While heirloom tomatoes have amazing flavor that makes the perfectly red and smooth hybrid varieties in the grocery store taste like plastic, they lack the disease resistance that has been bred into modern tomatoes. Even the best heirloom tomatoes rarely produce as long or as well as a hybrid strain because they succumb to disease at some time during the season. Fortunately, there are several things you can do to keep your best heirloom tomatoes healthy and vigorous.
Secrets for Growing the Healthiest, Best Heirloom Tomatoes:
1. Grow Grafted Heirloom Tomatoes
The best heirloom tomatoes to grow are grafted, just like fruit trees. This means that the heirloom stem is attached to the root stock of a vigorous, disease-resistant hybrid. The fruit will be all heirloom, but the root stock will reduce the occurrence of soil borne diseases. In addition, the stronger growth helps combat foliage diseases as well.
The University of North Carolina published a great resource on grafting for disease resistance in heirloom tomatoes.
2. Use a High Tunnel for the Best Heirloom Tomatoes
All tomatoes hate having wet leaves. Even the best heirloom tomatoes can suffer from blight, leaf mold and other ailments if their foliage is damp. Using a high tunnel protects the plants from rain, allowing you to water at the roots only.
3. Prune Frequently
Pruning your best heirloom tomatoes improves air circulation allows sunlight to reach all the leaves of each plant, helping them resist disease. If you are using grafted heirloom tomatoes, try pruning them to have two, three or even four main branches. This allows for high yields with few plants, making the cost of grafting worthwhile.
4. Space Plants Properly
The best heirloom tomato seeds grow into large, vigorous, sprawling plants. Avoid crowding them. Wide spacing (at least one foot between plants and four between rows, or more!) will improve circulation and reduce the occurrence of disease.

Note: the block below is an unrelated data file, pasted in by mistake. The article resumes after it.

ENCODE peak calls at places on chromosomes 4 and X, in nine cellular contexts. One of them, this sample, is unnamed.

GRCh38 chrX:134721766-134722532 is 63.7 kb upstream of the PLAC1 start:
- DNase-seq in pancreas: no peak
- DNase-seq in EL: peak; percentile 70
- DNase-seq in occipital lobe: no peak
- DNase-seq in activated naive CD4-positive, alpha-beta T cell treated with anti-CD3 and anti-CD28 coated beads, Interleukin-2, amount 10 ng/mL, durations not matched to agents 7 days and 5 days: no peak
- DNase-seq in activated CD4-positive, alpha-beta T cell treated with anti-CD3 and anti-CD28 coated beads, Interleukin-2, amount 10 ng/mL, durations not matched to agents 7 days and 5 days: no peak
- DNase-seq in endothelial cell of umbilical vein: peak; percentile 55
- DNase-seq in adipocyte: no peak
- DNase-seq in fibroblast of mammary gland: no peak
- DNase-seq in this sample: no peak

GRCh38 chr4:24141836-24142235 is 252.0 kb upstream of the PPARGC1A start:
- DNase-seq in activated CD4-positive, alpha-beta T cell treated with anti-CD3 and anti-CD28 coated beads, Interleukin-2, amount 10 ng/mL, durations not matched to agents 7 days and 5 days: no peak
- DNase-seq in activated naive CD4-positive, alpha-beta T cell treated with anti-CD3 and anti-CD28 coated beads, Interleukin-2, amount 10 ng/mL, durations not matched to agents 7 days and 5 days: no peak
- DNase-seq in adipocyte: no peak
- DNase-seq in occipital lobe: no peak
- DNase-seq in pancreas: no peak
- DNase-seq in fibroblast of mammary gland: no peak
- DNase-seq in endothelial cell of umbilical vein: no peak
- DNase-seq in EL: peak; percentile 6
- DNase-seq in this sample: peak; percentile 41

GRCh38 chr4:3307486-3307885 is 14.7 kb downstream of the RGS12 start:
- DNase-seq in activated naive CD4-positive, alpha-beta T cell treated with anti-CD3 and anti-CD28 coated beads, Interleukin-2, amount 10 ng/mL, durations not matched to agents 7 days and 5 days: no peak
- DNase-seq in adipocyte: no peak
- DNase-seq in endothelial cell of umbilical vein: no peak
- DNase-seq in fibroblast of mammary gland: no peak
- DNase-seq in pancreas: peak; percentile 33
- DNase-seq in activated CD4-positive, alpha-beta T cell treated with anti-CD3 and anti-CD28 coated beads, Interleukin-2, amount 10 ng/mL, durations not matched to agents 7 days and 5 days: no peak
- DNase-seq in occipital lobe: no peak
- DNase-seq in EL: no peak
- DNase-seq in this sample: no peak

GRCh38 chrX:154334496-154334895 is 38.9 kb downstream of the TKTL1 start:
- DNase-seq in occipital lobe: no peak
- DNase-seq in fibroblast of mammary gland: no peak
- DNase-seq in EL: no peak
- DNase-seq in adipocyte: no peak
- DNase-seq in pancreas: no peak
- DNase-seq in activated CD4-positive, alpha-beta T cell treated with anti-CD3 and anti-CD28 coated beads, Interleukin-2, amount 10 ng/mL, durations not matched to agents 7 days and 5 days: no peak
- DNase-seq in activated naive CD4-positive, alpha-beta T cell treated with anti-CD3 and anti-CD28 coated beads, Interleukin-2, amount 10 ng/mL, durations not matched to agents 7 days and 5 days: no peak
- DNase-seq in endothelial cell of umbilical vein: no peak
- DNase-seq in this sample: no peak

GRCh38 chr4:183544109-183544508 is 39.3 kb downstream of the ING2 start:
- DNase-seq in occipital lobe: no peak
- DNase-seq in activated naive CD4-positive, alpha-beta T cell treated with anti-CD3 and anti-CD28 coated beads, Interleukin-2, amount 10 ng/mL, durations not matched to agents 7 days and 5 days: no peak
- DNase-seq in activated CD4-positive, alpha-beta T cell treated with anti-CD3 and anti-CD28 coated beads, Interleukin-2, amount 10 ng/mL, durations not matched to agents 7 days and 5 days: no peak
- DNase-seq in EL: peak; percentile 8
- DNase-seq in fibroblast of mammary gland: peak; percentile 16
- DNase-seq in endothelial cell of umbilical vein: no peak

5. Use Mulch for Growing Heirloom Tomatoes
Mulch protects your best heirloom tomatoes by:
- Preventing Soil Splash – Which keeps the leaves nice and dry.
- Conserving Soil Moisture – Tomato plants need a consistent level of moisture to stay healthy. Mulch will prevent the soil from drying out between waterings.
- Preventing Weeds – Weeds compete for water and nutrients, stressing your heirloom tomatoes and making them more susceptible to disease.
6. Water at the Roots
To grow the best heirloom tomatoes you should only water at the roots. Use drip irrigation or water by hand to avoid wetting leaves.
7. Don’t Over-water
Even the very best heirloom tomatoes tend to have thin skin, which makes them prone to splitting on the vine. If you over-water your plants as the fruit is setting the skin will crack and split. Over-watering can also dilute the flavor of the fruit. The best policy for watering heirloom tomato plants is to water little and frequently.
8. Experiment with Heirloom Tomato Varieties
Start out with at least half a dozen different types of heirloom tomatoes. Keep trying until you find the right strain(s) for your climate, soil and garden space. When an heirloom tomato plant is grown in the right conditions for its genetics it will thrive and fight diseases easily. With hundreds of varieties available, the best heirloom tomatoes for your garden are out there, you just have to find it.
Amy Grisak teaches you all about grafting tomato plants: